As you read above, there are A LOT of pins to choose from and the fact that many have only nominally increased in value means the choices for building your collection are massive. The advice here is to stop, take a breath and think about what you love most about Disney. Is it a character? A particular ride you grew up begging your parents to ride again? A time of year you always remember visiting the parks? For your collection, focus on what you love and let those first few pins form the roots of your hobby. Everything will grow from there. When it comes to Disney Pin Trading (and collecting) this is not necessarily a hobby for the completest among us. Pick your battles, let them reflect what you personally enjoy and dive in!
Where can I go to find exclusive or limited edition pins?
Disney does many things well but shopping has to rank high in the experiences they’ve perfected for guests. Feel certain that anytime you are on their property you are going to bump into pins. That said, you’re looking for the rare ones aren’t you? In Disneyland Resort, make your way to Disney’s Pin Traders in the Downtown Disney District. For the Walt Disney Resort, you will want to visit Disney’s Pin Traders at Disney Springs. These two spots have some of the most comprehensive collections of available pins (both limited edition and open ended) you will find.
Do you have to be at the parks to collect the pins?
If we exclude the secondary market, the answer to this question is “yes”. You do have to be at the parks, with one notable exception, which I’ll address shortly. Running down the list, pins are sold at the Disneyland Resort, Walt Disney World, Disneyland Paris, Hong Kong Disneyland Resort, Tokyo Disney Resort (only available for sale or prize awards, no trading), on the Disney Cruise Lines, at Walt Disney Studios, Burbank, at Walt Disney Imagineering and at Disney’s Soda Fountain and Studio Store. You may note that the Disney Store (found in malls coast-to-coast) is not on that list. Since 2008, trading pins ceased being sold in stores outside the spots listed above. Yes, some select Disney stores have added open edition pins themed specifically for their location but by and large the chase to find special pins has become much more of a destination event though the years. That single exception I mention is the online Disney Store where limited edition pins are actually offered from time to time.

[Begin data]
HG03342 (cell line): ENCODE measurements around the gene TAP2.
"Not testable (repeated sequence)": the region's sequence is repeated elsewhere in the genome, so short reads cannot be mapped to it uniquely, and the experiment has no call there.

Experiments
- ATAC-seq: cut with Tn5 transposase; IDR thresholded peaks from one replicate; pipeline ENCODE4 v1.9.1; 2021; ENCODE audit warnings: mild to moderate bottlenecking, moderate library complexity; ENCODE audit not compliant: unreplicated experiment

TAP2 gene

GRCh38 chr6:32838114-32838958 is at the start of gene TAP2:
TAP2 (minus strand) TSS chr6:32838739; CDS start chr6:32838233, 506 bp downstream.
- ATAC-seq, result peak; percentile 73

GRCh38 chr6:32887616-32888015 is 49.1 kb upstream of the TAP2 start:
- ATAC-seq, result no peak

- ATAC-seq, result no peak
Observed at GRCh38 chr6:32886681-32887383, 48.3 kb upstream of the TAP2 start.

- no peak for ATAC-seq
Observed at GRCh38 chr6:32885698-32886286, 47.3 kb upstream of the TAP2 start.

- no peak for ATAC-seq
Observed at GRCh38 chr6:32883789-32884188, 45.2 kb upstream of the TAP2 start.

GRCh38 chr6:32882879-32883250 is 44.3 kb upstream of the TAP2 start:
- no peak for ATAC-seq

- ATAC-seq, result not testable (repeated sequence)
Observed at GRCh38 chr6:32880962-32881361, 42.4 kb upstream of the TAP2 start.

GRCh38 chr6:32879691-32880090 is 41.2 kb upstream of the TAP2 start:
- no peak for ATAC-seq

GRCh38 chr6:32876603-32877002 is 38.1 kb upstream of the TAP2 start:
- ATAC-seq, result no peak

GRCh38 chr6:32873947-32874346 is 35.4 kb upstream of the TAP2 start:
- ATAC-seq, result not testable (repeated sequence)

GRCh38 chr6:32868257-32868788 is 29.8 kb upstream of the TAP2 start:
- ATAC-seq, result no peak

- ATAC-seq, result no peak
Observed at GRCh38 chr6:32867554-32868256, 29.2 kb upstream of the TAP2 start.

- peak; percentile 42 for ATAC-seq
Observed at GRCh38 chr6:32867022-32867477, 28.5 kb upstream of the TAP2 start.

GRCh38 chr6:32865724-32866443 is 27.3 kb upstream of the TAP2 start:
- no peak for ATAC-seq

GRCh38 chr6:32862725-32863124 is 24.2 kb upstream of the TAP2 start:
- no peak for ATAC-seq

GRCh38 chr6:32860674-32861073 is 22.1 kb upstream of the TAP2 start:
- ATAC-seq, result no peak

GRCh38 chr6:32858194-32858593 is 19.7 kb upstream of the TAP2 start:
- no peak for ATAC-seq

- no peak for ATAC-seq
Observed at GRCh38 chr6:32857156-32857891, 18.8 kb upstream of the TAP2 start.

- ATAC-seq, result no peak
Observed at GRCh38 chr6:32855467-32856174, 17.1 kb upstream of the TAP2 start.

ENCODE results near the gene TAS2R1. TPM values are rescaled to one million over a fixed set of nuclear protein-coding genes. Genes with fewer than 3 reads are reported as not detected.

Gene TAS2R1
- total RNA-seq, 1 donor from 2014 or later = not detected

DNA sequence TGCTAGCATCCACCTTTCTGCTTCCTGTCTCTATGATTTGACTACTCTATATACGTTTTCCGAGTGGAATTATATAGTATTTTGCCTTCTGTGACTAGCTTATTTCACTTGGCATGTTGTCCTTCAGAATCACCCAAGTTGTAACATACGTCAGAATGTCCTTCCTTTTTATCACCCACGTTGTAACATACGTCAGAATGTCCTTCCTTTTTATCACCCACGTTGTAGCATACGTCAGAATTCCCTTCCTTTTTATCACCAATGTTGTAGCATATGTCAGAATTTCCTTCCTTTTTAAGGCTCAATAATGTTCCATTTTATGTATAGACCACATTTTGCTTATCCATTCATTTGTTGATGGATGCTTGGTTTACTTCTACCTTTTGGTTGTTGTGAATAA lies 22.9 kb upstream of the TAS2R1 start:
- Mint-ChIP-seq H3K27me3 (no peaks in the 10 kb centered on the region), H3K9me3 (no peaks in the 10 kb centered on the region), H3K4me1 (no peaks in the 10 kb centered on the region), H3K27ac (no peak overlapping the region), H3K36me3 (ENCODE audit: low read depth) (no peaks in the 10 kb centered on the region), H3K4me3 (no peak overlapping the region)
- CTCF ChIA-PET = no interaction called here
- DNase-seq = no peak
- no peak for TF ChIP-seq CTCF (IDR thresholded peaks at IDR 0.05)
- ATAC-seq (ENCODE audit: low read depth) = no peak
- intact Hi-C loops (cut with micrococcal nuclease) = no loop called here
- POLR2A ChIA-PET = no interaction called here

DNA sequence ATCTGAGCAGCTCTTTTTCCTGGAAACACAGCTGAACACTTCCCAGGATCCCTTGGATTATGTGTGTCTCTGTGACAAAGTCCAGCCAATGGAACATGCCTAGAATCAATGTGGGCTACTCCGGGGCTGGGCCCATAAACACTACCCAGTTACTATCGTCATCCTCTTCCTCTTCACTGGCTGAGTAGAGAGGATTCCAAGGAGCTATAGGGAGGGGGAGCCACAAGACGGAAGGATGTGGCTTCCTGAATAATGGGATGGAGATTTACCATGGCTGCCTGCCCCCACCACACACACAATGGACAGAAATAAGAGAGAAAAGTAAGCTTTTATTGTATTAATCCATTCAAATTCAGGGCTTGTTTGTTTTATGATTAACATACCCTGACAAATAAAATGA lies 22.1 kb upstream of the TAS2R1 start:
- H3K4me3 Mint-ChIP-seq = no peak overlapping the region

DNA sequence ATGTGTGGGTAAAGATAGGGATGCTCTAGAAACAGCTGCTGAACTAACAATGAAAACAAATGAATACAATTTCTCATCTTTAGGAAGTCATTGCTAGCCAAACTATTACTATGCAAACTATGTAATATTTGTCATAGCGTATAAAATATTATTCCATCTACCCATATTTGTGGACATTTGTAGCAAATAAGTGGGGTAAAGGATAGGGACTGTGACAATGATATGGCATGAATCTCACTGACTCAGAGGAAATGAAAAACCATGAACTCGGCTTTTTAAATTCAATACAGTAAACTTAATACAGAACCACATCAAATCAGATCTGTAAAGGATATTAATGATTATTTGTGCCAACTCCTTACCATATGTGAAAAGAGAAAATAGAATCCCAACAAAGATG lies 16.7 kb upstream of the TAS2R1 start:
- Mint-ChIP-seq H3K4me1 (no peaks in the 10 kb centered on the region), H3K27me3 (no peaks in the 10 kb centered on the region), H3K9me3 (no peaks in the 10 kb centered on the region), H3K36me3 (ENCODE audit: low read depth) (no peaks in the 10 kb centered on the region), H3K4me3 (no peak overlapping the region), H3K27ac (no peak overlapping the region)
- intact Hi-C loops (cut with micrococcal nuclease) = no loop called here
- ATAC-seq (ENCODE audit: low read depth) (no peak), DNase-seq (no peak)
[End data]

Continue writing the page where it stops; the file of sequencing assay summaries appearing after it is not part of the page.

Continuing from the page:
Not into Disney animation or the Disney theme parks?
You didn’t think you were getting off that easy did you? For those of you not into chasing the Mouse, there’s still a lot of reason to be a Disney Pin collector. Ever seen a Star Wars film, read a Marvel Comic or watched a Muppet movie? I dare you to take a look at the pins tied to these franchises and tell me you don’t want a few of those in your collection.
Know The Terminology
Do I have a cloisonné pin? What is a scrapper? Should I be worried if I don’t have a Free-D in my collection? Have no fear faithful reader. We have you covered as we walk you through some of the terminology you’ll need to talk the talk as you walk the Disney walk. First, let’s quickly get you up to speed on pin types:
Artist Proof (AP) – Pre-release pins created to measure production quality
Cloisonné – Surface of the pin contains individually set color sections
Dangle Pins – A portion of the pin hangs from small loops or a chain
Die Cast – Hand engraving dies used to create a three-dimensional image
Free-D – Contains a fastened rubber element on a pin adding extra dimension
Flocked – The pin has an area that’s a bit fuzzy
Hard Enamel – Next generation follow-up to Cloisonné allowing for more colors
Jumbo Pins – Larger, often more intricately designed and more expensive pins
Lenticular – A pin where the image changes when tilted back and forth
Light-Up – You guessed it! The pin has a section which lights when activated